The Consumer Financial Protection Bureau has announced that it will not require data resubmission under the Home Mortgage Disclosure Act unless data errors are material or assess penalties with respect to errors for data collected in 2018 and reported in 2019. According to the CFPB’s public statement, the Bureau recognizes that significant systems and operational challenges that are needed to adjust to the revised regulation and this extended submission deadline will help institutions identify compliance weaknesses, and the Bureau will credit good-faith compliance efforts.
The Bureau also announced it intends to open a rulemaking to reconsider various aspects of its 2015 HMDA rule, such as the institutional and transactional coverage tests and the rule’s discretionary data points. Beginning on Jan. 1, 2018, financial institutions will submit HMDA data collected in 2017 and beyond using the Bureau’s new online platform.
Similar statements regarding HMDA implementation have been issued by the Federal Reserve Board, Office of the Comptroller of the Currency, Federal Deposit Insurance Corporation, and National Credit Union Administration.
Legislative support. While Sen. Mike Rounds (R-SD) is supportive of the CFPB’s action to delay enforcement of the HMDA data reporting requirements, he hopes that the temporary reprieve will give the Senate enough time to consider the Banking Committee’s economic growth legislation. This includes Rounds’ provision of an exemption for small financial institutions that originate 500 closed-end mortgage loans or 500 open-end lines of credit from HMDA reporting requirements. "This will allow banks to focus on servicing consumers rather than on complying with unneeded federal reporting regulations."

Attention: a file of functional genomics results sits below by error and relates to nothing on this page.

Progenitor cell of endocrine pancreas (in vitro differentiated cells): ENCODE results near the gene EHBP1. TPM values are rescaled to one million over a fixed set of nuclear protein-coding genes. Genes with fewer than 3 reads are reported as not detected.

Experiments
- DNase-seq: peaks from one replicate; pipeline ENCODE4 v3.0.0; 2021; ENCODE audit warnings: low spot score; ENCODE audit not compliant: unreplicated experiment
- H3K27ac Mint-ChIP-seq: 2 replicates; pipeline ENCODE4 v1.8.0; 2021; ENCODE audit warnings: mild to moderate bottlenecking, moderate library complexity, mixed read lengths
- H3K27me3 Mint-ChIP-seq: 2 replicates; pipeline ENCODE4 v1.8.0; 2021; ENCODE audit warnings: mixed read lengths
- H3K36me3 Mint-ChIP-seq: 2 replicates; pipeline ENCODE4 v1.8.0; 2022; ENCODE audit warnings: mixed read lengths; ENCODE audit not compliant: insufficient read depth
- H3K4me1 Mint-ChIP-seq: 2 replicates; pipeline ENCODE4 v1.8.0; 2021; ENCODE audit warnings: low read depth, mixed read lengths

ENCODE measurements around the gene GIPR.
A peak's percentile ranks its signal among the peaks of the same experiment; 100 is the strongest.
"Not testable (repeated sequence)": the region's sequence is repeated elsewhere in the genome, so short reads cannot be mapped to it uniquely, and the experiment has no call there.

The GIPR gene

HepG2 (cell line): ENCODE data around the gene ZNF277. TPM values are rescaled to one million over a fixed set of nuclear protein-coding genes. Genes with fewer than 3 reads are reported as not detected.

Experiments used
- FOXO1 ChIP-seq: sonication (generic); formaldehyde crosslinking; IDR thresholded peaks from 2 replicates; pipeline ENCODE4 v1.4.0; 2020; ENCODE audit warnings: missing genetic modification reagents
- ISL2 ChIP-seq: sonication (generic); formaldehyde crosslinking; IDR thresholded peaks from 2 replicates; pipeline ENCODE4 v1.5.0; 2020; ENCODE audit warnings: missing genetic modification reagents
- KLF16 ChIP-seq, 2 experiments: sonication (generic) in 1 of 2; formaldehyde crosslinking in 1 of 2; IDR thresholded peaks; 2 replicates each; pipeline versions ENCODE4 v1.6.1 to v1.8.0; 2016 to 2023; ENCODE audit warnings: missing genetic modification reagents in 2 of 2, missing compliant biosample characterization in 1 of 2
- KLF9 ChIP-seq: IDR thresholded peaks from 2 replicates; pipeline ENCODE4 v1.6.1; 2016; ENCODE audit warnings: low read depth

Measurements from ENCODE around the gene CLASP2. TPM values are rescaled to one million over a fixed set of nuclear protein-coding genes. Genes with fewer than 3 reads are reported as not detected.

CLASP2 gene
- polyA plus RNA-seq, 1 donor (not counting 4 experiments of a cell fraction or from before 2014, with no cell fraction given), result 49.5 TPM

Expressing his gratitude to Acting CFPB Director Mick Mulvaney, Rep. Randy Hultgren (R-Ill) said that the delayed enforcement will protect community banks and credit unions from "burdensome" reporting requirements. Hultgren recently introduced the Home Mortgage Reporting Relief Act with Rep. Tom Emmer (R-Minn), who also applauded Mulvaney’s action, which would give community banks and credit unions additional time to comply with the new HMDA reporting rules.
Industry support. Independent Community Bankers of America President and CEO Camden R. Fine strongly supports the CFPB’s actions, believing that if left unaddressed, these mandatory reporting requirements would divert critical community bank resources that would otherwise be used to serve American consumers.
Companies: Independent Community Bankers of America
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